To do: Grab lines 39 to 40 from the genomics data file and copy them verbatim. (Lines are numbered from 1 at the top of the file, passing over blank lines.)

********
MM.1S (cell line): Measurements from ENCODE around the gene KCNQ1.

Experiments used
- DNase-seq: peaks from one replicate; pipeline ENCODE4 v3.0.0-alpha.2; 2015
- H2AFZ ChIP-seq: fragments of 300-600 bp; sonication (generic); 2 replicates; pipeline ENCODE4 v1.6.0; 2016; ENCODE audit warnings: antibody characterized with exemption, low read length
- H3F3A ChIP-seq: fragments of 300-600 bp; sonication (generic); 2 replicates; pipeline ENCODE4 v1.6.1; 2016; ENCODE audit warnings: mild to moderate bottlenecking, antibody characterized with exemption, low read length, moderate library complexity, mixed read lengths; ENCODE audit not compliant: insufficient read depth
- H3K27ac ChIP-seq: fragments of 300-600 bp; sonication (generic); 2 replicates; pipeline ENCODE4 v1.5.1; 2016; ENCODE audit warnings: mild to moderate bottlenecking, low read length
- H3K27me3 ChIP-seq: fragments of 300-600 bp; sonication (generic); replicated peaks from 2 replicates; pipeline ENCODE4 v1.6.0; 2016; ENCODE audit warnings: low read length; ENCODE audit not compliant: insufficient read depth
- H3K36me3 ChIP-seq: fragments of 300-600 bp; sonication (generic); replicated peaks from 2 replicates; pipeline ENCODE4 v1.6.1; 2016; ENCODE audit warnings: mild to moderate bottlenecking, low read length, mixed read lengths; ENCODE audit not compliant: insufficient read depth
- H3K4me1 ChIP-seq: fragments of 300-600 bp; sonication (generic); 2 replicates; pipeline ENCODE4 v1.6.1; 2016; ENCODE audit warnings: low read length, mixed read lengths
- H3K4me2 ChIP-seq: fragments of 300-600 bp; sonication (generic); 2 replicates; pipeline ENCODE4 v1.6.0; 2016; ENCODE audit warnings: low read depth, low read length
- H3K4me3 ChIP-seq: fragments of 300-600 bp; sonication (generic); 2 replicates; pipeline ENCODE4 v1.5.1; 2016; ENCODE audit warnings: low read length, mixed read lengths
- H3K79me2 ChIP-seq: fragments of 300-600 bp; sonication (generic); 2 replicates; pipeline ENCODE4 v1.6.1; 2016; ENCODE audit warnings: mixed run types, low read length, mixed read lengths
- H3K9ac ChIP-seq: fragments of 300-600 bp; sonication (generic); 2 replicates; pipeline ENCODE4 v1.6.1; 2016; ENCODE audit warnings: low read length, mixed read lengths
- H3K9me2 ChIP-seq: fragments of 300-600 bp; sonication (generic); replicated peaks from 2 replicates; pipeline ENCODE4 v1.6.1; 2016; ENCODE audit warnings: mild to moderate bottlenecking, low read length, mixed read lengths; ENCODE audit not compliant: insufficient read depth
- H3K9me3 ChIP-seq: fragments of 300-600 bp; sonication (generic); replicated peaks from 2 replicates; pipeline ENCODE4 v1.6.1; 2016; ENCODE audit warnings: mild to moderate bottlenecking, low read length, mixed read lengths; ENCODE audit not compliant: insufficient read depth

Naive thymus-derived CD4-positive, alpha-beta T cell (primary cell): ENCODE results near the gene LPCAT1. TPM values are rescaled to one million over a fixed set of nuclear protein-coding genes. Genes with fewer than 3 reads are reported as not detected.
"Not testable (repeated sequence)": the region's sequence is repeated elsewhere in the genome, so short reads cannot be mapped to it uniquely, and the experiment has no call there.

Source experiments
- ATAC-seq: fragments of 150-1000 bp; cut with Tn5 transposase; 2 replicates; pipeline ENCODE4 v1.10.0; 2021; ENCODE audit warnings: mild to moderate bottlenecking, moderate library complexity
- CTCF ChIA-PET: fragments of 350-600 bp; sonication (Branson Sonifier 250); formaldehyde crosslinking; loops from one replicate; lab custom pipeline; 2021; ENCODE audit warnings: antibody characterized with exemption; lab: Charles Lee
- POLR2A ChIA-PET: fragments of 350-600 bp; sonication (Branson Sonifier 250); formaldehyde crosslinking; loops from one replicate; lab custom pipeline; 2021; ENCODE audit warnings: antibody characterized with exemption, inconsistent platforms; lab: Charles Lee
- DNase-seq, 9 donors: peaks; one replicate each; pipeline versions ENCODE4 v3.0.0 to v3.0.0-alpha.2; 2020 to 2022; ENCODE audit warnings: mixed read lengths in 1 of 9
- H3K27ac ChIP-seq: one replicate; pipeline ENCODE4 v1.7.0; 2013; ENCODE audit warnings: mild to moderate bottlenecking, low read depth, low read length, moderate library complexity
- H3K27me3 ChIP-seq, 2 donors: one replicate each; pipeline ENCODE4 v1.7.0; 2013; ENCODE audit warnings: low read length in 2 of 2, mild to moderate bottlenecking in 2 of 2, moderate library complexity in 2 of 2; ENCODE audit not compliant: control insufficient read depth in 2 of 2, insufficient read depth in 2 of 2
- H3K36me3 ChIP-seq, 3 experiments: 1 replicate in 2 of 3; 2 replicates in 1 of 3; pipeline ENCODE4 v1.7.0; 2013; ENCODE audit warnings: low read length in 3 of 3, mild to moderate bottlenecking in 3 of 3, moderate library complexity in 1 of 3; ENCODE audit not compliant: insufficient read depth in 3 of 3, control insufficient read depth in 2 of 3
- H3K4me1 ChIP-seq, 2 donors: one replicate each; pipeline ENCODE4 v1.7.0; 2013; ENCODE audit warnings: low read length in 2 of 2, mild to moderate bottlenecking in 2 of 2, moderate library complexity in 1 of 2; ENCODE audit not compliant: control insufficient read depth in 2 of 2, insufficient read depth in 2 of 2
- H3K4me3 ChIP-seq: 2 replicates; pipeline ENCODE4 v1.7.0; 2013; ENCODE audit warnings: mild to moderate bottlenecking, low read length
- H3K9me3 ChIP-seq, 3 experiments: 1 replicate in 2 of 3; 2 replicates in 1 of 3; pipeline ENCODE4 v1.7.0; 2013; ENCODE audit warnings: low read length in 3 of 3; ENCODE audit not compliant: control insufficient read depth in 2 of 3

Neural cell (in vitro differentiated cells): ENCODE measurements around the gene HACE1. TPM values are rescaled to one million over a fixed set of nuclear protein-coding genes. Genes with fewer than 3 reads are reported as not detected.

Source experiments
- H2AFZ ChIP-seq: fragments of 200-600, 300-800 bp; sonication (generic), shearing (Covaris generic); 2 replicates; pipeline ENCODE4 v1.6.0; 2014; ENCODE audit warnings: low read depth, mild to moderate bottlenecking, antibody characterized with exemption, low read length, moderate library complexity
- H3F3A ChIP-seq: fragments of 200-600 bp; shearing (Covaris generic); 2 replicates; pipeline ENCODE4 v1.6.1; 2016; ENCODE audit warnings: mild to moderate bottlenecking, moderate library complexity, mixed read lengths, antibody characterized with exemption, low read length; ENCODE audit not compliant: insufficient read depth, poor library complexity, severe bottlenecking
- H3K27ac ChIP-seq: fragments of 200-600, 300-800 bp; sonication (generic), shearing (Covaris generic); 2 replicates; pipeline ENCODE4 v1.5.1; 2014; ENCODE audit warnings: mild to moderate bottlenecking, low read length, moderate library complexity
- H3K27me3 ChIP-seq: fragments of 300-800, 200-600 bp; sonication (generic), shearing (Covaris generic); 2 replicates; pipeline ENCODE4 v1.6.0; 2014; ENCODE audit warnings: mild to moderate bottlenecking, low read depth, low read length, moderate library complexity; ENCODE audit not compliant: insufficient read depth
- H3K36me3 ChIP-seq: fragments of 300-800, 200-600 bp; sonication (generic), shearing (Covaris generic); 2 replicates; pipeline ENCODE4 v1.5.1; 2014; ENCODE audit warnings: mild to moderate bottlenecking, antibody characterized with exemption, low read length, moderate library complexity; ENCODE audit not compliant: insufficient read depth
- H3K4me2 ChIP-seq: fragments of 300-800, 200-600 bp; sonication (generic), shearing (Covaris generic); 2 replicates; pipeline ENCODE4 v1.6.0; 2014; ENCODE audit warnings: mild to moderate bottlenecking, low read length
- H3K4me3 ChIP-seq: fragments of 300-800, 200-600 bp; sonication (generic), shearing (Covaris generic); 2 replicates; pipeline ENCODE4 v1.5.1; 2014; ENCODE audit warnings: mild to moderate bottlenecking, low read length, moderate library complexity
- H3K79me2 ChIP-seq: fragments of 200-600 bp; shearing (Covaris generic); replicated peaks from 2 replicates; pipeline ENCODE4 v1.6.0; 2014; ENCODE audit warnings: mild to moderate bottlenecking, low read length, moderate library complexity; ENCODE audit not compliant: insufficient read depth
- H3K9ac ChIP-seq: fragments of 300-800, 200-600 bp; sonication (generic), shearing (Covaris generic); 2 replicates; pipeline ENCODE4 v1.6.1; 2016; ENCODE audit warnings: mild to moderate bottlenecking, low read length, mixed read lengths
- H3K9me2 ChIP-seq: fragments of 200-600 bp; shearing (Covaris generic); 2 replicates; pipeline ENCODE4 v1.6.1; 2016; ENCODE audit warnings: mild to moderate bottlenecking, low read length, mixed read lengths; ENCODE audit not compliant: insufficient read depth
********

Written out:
- H3K9ac ChIP-seq: fragments of 300-800, 200-600 bp; sonication (generic), shearing (Covaris generic); 2 replicates; pipeline ENCODE4 v1.6.1; 2016; ENCODE audit warnings: mild to moderate bottlenecking, low read length, mixed read lengths
- H3K9me2 ChIP-seq: fragments of 200-600 bp; shearing (Covaris generic); 2 replicates; pipeline ENCODE4 v1.6.1; 2016; ENCODE audit warnings: mild to moderate bottlenecking, low read length, mixed read lengths; ENCODE audit not compliant: insufficient read depth